We live in a world of acronyms. Email of course is a short-form of its full name which is Electronic Mail. With Email there are many acronyms and abbreviated technology names such as POP, IMAP, SMTP and so on.
Two Email (and DNS) related acronyms are well worth knowing about and using are SPF and DKIM. If you, like me, do a lot of business communication via Email, then we need to be sure that our sent email isn’t identified as spam for any reason. SPF and DKIM records can make our sent Emails be perceived as far more reputable by spam filters.
What is a SPF record?
Sender Policy Framework (SPF) is a means for the domain owner to specify which servers may send Email for the domain. Spammers often hijack/use unsuspecting third party email addresses to send spam messages. What spammers can’t easily do is send email using the same SMTP server that the domain/email address usually uses. If specific servers are identified as being designated to send email on behalf of a domain then the receiving email server is less likely to mark the message as spam (assuming that the message is sent from an authorised server).
SMTP records are added to DNS via TXT or SPF records.
What is a DKIM record?
A DomainKeys Identified Mail (DKIM) record is a means for the receiving Email server to verify that the message was sent by the email address that is specified as the sending Email address. When the message is sent, the sender attaches a digital signature to the message. The receiving server then checks the DNS records for the sending domain to see that that the electronic signature in the DNS record matches that in the email. Gmail, the biggest email provider, uses DKIM extensively with the likes of PayPal and Ebay; if a DKIM record isn’t present or is invalid for messages claiming to be from PayPal or Ebay the message is ‘eliminated’ (it doesn’t even appear in the recipients Spam folder).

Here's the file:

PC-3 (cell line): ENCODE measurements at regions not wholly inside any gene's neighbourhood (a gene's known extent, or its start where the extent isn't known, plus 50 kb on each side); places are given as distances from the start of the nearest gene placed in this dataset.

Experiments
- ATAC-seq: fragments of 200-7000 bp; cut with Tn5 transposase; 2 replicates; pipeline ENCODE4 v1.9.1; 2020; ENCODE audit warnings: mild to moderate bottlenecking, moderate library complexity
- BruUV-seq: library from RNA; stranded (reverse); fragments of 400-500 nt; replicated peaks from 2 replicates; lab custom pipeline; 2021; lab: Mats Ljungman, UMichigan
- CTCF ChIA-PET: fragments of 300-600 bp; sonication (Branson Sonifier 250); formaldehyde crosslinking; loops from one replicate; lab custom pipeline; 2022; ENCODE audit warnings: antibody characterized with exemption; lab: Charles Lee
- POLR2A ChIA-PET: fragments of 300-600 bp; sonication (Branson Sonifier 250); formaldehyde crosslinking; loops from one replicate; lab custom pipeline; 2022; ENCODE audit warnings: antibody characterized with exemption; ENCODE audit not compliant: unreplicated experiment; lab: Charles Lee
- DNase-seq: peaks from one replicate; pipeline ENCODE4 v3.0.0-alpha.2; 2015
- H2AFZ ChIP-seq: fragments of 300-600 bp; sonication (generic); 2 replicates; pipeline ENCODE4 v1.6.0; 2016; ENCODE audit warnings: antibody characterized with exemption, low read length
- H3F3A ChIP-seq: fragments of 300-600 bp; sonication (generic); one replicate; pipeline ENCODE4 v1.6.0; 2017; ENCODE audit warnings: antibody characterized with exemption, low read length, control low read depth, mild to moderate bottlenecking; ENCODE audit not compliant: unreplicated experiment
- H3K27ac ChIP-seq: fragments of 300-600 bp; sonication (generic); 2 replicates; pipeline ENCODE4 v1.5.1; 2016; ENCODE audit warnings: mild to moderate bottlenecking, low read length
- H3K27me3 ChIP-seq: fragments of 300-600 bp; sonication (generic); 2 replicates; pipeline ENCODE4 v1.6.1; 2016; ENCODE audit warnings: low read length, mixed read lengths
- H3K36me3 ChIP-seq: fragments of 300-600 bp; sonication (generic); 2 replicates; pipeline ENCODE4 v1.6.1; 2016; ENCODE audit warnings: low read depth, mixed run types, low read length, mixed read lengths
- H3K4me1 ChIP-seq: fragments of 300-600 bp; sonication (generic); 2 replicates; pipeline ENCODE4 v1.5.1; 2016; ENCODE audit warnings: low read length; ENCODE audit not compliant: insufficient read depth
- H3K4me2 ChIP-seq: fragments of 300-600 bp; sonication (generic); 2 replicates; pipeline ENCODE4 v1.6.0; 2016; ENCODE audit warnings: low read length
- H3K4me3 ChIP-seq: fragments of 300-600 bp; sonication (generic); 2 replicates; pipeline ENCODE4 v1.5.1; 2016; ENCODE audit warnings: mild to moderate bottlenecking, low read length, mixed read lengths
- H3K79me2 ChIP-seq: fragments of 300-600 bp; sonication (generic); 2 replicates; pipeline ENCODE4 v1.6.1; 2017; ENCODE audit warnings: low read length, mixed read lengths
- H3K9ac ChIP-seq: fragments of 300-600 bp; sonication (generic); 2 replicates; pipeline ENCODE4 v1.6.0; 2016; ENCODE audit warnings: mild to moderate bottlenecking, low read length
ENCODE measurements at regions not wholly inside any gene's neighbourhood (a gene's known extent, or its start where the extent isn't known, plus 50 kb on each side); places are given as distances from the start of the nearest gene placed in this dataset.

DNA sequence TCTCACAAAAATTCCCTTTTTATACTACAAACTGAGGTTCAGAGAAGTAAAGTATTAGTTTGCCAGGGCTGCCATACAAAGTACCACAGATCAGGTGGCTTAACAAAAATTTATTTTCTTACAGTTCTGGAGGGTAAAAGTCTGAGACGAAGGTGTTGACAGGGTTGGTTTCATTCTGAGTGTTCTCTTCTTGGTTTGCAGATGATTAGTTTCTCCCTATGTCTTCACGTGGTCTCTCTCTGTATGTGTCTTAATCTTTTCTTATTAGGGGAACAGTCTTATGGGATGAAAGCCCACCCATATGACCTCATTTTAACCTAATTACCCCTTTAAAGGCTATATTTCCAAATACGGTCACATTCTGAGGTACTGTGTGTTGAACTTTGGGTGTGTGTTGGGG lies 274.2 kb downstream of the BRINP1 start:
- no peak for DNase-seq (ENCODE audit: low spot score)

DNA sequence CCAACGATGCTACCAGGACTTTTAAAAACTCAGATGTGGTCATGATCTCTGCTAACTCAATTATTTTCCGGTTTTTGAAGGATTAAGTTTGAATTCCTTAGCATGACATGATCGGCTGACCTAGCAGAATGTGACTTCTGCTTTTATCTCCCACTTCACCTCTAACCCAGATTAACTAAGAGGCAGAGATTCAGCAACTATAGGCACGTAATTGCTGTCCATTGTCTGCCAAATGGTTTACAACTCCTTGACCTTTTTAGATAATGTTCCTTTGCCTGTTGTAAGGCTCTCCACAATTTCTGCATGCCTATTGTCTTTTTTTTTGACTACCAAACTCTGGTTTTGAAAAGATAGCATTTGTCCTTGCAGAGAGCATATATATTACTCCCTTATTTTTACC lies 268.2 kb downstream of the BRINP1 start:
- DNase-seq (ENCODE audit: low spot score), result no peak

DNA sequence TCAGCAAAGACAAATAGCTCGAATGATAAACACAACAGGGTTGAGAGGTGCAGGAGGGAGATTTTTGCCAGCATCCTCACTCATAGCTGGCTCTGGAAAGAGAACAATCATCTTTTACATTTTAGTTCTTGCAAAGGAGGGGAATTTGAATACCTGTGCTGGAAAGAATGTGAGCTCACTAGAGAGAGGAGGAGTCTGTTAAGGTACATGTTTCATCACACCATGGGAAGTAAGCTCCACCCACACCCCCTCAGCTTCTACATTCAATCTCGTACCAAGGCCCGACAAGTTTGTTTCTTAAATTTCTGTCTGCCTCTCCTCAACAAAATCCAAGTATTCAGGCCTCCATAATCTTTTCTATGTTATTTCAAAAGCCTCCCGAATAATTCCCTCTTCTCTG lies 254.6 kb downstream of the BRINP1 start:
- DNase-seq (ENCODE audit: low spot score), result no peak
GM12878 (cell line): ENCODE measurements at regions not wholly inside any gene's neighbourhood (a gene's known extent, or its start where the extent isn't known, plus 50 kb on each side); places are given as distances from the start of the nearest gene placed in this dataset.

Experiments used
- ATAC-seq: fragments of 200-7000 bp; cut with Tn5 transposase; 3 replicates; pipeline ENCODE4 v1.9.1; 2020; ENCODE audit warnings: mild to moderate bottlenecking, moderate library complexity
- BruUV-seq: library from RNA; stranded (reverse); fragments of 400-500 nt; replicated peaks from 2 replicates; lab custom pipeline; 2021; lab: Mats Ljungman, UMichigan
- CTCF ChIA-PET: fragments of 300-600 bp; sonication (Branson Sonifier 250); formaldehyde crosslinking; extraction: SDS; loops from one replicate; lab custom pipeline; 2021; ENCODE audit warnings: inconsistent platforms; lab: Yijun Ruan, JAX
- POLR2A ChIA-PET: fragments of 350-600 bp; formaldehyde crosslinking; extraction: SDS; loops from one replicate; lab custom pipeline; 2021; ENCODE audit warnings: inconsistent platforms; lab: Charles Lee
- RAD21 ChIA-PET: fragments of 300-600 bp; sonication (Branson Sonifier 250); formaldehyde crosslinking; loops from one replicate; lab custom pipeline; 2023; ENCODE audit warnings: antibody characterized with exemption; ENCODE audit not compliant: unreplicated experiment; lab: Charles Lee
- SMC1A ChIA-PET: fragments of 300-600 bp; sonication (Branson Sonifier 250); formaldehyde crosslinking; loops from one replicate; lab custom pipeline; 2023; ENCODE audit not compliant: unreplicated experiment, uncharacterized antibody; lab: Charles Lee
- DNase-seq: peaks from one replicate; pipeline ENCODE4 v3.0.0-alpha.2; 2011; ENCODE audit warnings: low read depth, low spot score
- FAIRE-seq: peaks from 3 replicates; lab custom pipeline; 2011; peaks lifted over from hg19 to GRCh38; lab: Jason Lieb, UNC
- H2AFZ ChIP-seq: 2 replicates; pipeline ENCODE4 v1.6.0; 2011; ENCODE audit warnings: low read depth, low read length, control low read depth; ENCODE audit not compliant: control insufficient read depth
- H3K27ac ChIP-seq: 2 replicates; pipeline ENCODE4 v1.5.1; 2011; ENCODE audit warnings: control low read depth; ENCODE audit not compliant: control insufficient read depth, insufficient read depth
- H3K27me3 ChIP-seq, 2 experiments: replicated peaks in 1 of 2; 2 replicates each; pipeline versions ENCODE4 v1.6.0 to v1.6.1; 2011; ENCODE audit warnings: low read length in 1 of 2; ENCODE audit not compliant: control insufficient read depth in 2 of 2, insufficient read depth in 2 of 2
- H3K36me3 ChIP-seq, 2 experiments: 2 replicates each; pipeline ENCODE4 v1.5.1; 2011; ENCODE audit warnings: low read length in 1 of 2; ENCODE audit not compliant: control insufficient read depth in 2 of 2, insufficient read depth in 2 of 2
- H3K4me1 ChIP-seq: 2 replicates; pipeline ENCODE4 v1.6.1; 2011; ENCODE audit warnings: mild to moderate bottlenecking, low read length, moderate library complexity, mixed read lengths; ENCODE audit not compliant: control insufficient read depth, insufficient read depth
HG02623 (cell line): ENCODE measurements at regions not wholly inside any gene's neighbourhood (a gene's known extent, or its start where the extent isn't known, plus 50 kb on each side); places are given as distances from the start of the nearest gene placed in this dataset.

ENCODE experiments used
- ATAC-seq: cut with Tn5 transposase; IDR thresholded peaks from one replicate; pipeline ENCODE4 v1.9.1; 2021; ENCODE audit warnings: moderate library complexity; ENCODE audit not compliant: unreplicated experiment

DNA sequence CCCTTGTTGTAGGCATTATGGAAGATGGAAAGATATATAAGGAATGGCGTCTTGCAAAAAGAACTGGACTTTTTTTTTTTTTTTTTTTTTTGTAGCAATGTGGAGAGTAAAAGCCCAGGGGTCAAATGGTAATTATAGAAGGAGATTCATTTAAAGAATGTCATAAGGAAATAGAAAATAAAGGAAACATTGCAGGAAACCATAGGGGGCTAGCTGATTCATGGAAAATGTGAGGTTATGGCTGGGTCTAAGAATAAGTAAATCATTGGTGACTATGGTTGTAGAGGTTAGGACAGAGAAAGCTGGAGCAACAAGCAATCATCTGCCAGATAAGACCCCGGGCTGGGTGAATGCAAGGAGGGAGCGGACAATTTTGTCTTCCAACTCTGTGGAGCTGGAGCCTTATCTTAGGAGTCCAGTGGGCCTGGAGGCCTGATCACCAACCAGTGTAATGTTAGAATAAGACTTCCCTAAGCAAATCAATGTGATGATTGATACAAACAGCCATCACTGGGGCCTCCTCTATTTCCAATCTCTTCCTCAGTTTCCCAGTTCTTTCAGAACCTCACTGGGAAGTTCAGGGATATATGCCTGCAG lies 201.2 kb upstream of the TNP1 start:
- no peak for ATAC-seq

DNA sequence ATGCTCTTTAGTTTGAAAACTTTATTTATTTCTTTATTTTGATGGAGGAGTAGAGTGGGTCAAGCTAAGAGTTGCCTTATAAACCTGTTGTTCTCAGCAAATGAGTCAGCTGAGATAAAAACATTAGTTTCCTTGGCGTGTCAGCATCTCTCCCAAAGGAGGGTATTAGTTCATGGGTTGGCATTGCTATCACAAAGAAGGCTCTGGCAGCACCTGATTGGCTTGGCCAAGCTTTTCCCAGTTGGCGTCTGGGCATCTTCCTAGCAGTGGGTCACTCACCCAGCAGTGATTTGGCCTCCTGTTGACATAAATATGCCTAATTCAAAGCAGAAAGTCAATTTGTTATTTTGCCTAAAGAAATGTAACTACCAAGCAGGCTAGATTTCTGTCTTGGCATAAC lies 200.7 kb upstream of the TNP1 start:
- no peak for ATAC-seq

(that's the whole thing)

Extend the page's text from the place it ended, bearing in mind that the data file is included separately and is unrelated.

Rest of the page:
A DKIM record is a text-like record added to the DNS for the domain.
A practical example of when to use SPF and DKIM records
I often get contacted by people who aren’t receiving emails sent from their WordPress Website. The problem is very rarely with WordPress itself but more likely the Webhost (although no Webhost will admit this!). How WordPress email works is that it uses the Webserver to send email. Whilst this is a very inexpensive and simple solution there are problems with it …
If you use shared hosting (which is the vast majority of Websites), you are sharing an IP address and server with many other Websites. You don’t know who else shares the server with you so you may be sharing with a spammer, a website distributing viruses, a pornographic website and the list goes on. Now, when an email is sent from your Website (such as via a contact form), the message is sent from the shared IP address, the generic SMTP details of the shared server, a generic email address (e.g. [email protected]ourdomain.com) etc. In other words, there is very little unique information in the sent email proving to any webspam filters that your sent message is reputable. Conversely, if you shared a Webserver with, say a spammer, there is alot in common in your sent message as with messages sent by the spammer (the same IP address, same SMTP server …).
By using a third party service to send email from a WordPress Website, instead of the Webhost server, we can specify SPF and DKIM records and this will make Email messages sent from the Website seem far less ‘spammy’. The receiving Email server will be able to identify that email received from out Website is from an authorised Email address (via the DKIM record) as well as being sent from an authorised server (via the SPF record).
There we go. Hopefully DKIM and SPF make a bit more sense now. If you need assistance in fixing problems with email sent from your WordPress Website then contact me.